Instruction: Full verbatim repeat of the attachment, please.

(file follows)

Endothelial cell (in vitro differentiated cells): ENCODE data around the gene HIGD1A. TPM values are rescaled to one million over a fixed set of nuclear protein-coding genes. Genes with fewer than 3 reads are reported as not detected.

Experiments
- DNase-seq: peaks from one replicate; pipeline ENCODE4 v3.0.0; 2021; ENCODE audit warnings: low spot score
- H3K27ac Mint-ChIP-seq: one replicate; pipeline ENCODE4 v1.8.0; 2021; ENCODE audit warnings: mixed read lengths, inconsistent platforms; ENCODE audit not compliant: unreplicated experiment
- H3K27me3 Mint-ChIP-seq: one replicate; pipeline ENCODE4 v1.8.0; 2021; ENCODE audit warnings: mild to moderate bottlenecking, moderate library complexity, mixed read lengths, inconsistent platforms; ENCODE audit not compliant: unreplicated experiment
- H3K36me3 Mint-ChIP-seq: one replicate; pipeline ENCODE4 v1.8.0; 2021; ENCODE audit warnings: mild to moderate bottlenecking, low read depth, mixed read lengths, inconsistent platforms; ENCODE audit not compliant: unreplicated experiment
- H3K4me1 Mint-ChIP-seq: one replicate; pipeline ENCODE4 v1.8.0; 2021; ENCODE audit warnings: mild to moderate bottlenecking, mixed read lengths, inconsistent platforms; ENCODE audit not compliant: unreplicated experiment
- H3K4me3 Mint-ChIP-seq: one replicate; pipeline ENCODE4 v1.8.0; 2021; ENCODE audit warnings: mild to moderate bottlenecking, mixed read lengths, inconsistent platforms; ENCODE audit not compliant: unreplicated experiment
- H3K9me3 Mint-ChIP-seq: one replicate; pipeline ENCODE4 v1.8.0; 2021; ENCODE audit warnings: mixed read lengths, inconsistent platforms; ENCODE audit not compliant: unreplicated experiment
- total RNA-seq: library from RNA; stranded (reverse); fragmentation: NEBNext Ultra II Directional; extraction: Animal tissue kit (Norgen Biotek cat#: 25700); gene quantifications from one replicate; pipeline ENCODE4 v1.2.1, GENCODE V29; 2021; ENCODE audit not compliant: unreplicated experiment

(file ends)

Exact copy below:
Endothelial cell (in vitro differentiated cells): ENCODE data around the gene HIGD1A. TPM values are rescaled to one million over a fixed set of nuclear protein-coding genes. Genes with fewer than 3 reads are reported as not detected.

Experiments
- DNase-seq: peaks from one replicate; pipeline ENCODE4 v3.0.0; 2021; ENCODE audit warnings: low spot score
- H3K27ac Mint-ChIP-seq: one replicate; pipeline ENCODE4 v1.8.0; 2021; ENCODE audit warnings: mixed read lengths, inconsistent platforms; ENCODE audit not compliant: unreplicated experiment
- H3K27me3 Mint-ChIP-seq: one replicate; pipeline ENCODE4 v1.8.0; 2021; ENCODE audit warnings: mild to moderate bottlenecking, moderate library complexity, mixed read lengths, inconsistent platforms; ENCODE audit not compliant: unreplicated experiment
- H3K36me3 Mint-ChIP-seq: one replicate; pipeline ENCODE4 v1.8.0; 2021; ENCODE audit warnings: mild to moderate bottlenecking, low read depth, mixed read lengths, inconsistent platforms; ENCODE audit not compliant: unreplicated experiment
- H3K4me1 Mint-ChIP-seq: one replicate; pipeline ENCODE4 v1.8.0; 2021; ENCODE audit warnings: mild to moderate bottlenecking, mixed read lengths, inconsistent platforms; ENCODE audit not compliant: unreplicated experiment
- H3K4me3 Mint-ChIP-seq: one replicate; pipeline ENCODE4 v1.8.0; 2021; ENCODE audit warnings: mild to moderate bottlenecking, mixed read lengths, inconsistent platforms; ENCODE audit not compliant: unreplicated experiment
- H3K9me3 Mint-ChIP-seq: one replicate; pipeline ENCODE4 v1.8.0; 2021; ENCODE audit warnings: mixed read lengths, inconsistent platforms; ENCODE audit not compliant: unreplicated experiment
- total RNA-seq: library from RNA; stranded (reverse); fragmentation: NEBNext Ultra II Directional; extraction: Animal tissue kit (Norgen Biotek cat#: 25700); gene quantifications from one replicate; pipeline ENCODE4 v1.2.1, GENCODE V29; 2021; ENCODE audit not compliant: unreplicated experiment